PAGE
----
When determining a Chapter 13 debtor’s projected disposable income, the Supreme Court in Lanning said the starting point is the debtor’s disposable income. In unusual cases this amount may be modified to account “for changes in the debtor’s income or expenses that are known or virtually certain at the time of confirmation.”The 10th Circuit found additional support for its conclusion in the Social Security Act, which shields payments made pursuant to the Act from “execution, levy, attachment, garnishment, or other legal process,” or from “the operation of any bankruptcy or insolvency law.”
The issue of whether Social Security income is included in a Chapter 13 debtor’s projected disposable income is currently on appeal in the 4th and 5th Circuits. In both cases, In re Ranta, No. 12-2017 (4th Circuit), and In re Ragos, No. 11-31046 (5th Circuit), the National Association of Consumer Bankruptcy Attorneys has filed an amicus brief in support of the debtor. The debtors are the appellants in Ranta and the trustee is the appellant in Ragos.
Its summer break time and that means a slow down for bankruptcy attorneys around the country. Traditionally there is about a 25% drop in traffic to the bankruptcy attorneys office during this time. As a bankruptcy attorney since 1997, even I plan my vacation around this time if possible.
So what does summer break have to do with bankruptcy? Well the typical clients who file bankruptcy are families. They have children. Children need summer activities and parents have to accommodate that even if they have financial difficulties. Children don’t understand your financial issues and why should they? When they leave the nest, they will have to worry about their own finances. But for now, let them enjoy their summer. Letting your kids enjoy the summer is more important than bankruptcy if you do not have to file right now. That is what the statics says when there is a drop during a specific period as summer break. there is also a spike right after summer break which is yet another fact that says some things are more important then bankruptcy and client can wait.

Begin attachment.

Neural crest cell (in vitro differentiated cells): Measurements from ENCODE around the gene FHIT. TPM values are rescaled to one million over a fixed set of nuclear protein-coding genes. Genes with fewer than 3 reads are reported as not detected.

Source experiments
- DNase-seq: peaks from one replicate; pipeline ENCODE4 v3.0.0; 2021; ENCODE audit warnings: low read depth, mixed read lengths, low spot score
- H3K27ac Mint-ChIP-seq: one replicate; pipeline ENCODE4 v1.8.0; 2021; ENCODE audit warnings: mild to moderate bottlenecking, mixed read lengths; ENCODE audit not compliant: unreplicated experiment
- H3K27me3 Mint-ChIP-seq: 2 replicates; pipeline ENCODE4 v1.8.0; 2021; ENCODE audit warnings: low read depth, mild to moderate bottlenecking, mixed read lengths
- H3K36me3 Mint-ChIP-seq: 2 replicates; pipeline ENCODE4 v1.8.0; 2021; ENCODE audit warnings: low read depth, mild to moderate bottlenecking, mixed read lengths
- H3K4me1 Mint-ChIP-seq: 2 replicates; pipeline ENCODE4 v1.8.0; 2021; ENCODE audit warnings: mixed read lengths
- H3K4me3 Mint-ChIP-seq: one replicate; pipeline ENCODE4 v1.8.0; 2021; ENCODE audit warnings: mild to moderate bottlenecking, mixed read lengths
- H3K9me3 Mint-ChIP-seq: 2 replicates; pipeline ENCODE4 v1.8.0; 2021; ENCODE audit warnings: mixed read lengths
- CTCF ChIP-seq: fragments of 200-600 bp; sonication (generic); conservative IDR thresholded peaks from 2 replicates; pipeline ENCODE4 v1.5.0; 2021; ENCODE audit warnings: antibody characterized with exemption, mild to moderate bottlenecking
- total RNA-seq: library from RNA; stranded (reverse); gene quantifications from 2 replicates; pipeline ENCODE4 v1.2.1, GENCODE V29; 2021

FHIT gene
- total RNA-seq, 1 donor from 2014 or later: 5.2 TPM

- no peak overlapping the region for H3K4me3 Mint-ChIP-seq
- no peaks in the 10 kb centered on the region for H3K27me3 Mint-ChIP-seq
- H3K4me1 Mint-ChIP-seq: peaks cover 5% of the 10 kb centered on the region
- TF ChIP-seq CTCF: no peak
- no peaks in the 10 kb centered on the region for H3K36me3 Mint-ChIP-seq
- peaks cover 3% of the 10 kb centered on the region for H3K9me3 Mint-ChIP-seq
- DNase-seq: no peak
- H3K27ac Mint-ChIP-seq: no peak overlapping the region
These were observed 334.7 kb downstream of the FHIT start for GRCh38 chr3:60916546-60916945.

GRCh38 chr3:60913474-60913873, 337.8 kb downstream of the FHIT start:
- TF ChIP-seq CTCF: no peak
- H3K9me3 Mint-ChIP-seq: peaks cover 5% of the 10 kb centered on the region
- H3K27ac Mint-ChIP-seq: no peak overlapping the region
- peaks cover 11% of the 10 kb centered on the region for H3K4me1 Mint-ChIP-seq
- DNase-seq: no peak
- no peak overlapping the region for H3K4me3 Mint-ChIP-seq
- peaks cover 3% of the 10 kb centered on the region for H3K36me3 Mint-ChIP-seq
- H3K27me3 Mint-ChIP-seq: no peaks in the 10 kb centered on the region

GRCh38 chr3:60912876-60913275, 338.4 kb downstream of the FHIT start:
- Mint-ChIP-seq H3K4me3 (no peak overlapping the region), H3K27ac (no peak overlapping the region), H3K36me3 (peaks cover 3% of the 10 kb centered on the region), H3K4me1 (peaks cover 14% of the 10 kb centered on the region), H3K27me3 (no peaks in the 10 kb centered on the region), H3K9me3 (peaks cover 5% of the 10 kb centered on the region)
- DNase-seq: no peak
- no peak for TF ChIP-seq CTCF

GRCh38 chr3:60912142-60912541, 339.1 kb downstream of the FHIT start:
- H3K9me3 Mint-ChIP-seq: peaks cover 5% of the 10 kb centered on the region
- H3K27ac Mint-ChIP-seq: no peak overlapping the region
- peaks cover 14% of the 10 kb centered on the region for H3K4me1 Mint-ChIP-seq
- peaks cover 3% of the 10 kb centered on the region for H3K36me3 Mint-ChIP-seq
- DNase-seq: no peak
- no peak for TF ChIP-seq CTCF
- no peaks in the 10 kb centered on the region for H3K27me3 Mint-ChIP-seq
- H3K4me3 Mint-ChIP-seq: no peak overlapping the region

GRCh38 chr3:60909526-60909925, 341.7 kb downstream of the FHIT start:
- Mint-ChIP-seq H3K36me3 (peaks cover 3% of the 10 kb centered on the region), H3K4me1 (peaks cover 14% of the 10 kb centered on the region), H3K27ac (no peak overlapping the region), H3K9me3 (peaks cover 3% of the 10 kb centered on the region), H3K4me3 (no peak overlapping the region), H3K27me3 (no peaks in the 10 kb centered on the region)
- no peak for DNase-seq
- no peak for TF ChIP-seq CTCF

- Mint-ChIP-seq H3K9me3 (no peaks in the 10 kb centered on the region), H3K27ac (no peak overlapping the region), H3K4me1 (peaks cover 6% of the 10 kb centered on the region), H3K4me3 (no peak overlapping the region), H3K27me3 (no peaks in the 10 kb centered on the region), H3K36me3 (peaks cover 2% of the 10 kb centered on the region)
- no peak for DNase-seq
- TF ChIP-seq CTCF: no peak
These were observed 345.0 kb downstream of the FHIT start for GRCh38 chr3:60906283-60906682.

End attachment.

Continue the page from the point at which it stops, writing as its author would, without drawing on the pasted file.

Taking care of your finances is definitely one of the most important things you have to do. And sometimes that means having to file bankruptcy. If you do not have an urgent event forcing you to file bankruptcy like a wage garnishment or a foreclosure or a lawsuit that was actually filed. Let summer pass, keep the kids happy, and when they get back to school, you can get back to the business of dealing with your finances. A good attorney will tell you when is the best time to file. So call a local bankruptcy attorney. Bankruptcy is important, but sometimes it can just wait.
Often I get clients who have incurred huge amount of debt, over $150,000 in credit card debt, while trying to run their business. Usually these clients are concerned because they have to explain what happened to incur so much debt. the Magic words are “business debt.”
Did you know that the means test, the test which determines if you qualify to file chapter 7 bankruptcy, does not even apply if your debts are mostly business debt? So long as more than 50% of your debt is business debt, you don’t even have to complete the means test. The means test was introduced by the Bankruptcy Abuse Prevention and Consumer Protection Act to make it more difficult for debtors to file a Chapter 7 Bankruptcy. But its was really targeted to consumers or chapter 7 debtors whose majority of debt was for consumer purchases. So just make sure you let your attorney know that if most of your debt was for business expenses, they are listed as such.
Now in some jurisdictions, mortgages on primary residence are considered consumer debt. Since most debtors may have mortgages that are more than any credit card debt, the above may sound pointless. Not so. Listing the debt properly as business debt on your schedule “F” will get you a long way from the red flags that a large amount of credit card debt may raise.
At the end of the day, the truth is the best policy you have, just let your bankruptcy attorney know the truth of what you did with the charges. The experienced bankruptcy attorney will prepare the petition in a way to properly document your petition and qualify you for the means test and get you the discharge.